Advocates for Racial Justice are people of all races who pledge to help end racism, to bring healing to divided communities, and to come to terms with past and current wrongs in our country.
Advocates for Racial Justice set their own agendas. They decide how they will advocate within their communities. Advocating for racial justice is a lifestyle. It is not adding one more commitment to a full agenda—it is how to think, speak, and act day to day in relationship with the people who fill the space of that agenda.
Advocates for Racial Justice contribute to this website by—
- Suggesting names of famous and historical people of African descent to include on the website.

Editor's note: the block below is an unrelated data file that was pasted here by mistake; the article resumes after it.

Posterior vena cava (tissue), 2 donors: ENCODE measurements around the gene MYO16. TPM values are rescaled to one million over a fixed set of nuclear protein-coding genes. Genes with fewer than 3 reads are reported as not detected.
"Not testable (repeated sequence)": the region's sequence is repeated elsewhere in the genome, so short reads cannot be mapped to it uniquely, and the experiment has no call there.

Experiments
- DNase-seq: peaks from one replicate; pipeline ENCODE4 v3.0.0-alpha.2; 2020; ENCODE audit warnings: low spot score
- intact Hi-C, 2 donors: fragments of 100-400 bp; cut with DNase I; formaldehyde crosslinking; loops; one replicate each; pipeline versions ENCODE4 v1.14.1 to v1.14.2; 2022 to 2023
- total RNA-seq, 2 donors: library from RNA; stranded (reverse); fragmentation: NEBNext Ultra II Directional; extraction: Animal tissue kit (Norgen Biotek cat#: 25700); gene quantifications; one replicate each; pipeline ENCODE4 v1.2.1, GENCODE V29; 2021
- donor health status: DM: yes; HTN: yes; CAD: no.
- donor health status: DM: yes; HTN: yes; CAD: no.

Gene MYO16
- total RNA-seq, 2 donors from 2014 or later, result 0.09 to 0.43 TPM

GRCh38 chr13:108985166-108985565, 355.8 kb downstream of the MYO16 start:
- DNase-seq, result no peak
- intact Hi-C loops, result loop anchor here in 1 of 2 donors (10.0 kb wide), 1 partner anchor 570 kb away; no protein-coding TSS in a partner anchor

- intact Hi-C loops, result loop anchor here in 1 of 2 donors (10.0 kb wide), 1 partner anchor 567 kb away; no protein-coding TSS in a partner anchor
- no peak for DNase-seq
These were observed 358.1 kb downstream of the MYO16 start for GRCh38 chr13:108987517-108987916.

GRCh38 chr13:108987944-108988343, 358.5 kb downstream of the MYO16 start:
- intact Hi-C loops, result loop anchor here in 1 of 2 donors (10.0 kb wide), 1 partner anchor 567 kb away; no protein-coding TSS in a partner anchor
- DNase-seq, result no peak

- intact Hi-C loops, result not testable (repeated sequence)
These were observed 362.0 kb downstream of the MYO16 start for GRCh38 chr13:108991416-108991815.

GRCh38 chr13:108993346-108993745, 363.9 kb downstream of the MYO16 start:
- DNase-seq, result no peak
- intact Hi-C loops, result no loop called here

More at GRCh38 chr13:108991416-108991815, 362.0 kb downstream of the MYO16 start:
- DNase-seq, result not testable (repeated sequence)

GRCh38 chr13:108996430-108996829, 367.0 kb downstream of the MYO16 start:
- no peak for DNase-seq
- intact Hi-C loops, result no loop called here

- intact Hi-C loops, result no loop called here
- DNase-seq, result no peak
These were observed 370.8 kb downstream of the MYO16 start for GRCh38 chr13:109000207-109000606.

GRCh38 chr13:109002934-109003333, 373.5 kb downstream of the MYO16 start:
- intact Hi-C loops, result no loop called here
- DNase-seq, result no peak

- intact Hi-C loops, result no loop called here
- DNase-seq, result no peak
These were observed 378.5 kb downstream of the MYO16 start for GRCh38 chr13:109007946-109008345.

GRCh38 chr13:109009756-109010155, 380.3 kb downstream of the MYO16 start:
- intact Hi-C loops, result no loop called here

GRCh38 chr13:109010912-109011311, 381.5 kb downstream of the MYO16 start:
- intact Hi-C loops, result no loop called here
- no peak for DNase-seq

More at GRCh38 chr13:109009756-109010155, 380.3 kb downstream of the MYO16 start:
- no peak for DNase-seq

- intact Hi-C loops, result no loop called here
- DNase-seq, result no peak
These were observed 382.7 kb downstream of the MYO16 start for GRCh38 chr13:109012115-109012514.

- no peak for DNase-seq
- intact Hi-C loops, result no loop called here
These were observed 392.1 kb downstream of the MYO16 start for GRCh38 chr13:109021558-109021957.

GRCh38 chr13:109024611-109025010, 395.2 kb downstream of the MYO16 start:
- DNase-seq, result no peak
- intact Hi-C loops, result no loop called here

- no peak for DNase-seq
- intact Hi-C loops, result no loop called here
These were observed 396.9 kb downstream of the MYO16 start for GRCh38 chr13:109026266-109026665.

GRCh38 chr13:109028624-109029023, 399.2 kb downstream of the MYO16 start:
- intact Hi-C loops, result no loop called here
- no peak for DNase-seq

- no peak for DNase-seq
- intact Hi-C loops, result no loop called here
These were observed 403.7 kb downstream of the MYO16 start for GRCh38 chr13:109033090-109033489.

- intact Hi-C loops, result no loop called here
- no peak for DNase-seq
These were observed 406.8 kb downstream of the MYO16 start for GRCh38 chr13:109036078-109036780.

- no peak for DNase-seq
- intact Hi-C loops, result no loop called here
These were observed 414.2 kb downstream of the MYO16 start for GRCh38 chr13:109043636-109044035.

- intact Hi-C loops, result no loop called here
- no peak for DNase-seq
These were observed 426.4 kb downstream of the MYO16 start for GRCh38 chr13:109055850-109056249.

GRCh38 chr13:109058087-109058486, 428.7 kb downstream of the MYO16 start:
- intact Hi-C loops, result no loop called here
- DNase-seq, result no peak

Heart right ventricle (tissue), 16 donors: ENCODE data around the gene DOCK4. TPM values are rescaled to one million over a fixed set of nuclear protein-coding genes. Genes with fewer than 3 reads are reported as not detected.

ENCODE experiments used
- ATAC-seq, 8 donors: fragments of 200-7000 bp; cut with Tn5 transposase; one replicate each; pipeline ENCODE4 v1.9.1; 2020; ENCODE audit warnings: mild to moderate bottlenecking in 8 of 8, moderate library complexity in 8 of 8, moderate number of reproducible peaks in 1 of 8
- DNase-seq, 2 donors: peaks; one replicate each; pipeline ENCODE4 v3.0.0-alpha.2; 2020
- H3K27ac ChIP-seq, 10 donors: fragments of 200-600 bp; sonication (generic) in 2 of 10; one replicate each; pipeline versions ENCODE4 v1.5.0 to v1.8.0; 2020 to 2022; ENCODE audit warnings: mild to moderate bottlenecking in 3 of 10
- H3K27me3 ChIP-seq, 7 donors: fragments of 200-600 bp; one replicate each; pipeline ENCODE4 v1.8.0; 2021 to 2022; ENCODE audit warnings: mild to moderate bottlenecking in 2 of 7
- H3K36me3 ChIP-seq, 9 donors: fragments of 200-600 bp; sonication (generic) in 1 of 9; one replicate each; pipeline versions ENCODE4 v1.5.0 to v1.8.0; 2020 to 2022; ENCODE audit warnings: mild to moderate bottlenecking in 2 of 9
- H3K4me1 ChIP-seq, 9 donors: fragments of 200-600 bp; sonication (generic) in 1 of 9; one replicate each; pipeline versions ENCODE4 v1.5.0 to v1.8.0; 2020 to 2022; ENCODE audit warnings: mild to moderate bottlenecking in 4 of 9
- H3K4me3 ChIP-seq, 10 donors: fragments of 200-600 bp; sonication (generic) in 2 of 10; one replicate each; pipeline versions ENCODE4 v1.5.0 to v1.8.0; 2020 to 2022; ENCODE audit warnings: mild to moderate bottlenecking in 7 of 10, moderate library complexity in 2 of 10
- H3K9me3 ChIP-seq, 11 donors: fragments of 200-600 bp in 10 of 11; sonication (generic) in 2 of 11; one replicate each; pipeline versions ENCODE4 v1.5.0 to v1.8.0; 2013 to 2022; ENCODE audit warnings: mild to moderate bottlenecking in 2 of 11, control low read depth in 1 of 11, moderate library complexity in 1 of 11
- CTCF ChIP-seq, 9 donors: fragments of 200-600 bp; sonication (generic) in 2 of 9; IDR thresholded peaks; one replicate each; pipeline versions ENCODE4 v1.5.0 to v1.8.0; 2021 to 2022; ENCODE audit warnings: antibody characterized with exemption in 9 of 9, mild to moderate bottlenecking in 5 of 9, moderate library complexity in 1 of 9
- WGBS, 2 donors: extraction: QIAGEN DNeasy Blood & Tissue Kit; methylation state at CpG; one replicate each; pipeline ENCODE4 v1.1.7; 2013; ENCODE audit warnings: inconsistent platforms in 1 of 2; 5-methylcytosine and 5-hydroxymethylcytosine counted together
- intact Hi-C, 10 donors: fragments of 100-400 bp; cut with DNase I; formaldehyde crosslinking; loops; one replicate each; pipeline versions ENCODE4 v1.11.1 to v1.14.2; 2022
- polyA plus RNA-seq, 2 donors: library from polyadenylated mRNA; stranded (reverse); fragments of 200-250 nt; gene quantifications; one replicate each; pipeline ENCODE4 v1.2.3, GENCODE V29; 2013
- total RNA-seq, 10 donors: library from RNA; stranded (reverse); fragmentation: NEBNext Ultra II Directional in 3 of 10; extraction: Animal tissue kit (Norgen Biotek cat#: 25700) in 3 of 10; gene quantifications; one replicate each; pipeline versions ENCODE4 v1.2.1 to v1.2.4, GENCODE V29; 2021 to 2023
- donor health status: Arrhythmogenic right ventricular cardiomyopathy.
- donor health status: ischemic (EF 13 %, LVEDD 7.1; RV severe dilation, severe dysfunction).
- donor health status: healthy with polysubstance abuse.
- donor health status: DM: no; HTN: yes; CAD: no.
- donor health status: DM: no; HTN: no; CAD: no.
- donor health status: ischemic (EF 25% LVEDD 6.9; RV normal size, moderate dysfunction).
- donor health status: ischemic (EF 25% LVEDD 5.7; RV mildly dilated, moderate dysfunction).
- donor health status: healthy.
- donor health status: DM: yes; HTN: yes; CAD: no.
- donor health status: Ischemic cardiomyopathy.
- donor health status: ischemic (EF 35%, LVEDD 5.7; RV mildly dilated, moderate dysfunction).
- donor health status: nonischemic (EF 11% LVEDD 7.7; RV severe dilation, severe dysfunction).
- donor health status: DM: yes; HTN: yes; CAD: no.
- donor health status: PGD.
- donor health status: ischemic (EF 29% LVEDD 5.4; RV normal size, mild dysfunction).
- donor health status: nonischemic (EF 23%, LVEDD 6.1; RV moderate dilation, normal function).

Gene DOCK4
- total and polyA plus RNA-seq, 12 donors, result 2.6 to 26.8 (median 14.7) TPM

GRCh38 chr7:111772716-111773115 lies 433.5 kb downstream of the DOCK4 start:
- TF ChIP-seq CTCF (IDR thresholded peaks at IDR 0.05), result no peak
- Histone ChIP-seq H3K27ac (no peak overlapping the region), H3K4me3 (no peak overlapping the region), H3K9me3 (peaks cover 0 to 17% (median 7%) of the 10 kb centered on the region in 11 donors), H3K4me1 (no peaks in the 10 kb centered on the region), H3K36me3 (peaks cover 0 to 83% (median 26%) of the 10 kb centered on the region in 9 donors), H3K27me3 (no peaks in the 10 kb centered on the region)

- Suggesting resources that may increase knowledge and awareness.
- Asking questions regarding accuracy of information.
- Communicating with the author.
What else can Advocates for Racial Justice do?
- Read about famous and historical people of African descent to broaden their knowledge and awareness of the contributions African-American have made to the United States.
- Talk with others about the information they have learned.
- Share the website with others and encourage them to become Advocates for Racial Justice.
- Become well informed by reading about racial issues, exploring African-American history, and delving into African-American literature and arts.
- Advocate for racial justice in their individual communities.
- Advocate for racial justice in the larger community.
What can Non-African Advocates for Racial Justice also do?
Expand their personal relationship space by becoming engaged in their local African-American communities (for example, joining the local chapter of the NAACP, supporting the local Black Lives Matter movement, attending a predominantly black church, shopping in predominately black neighborhoods, forging new friendships in the African-American community).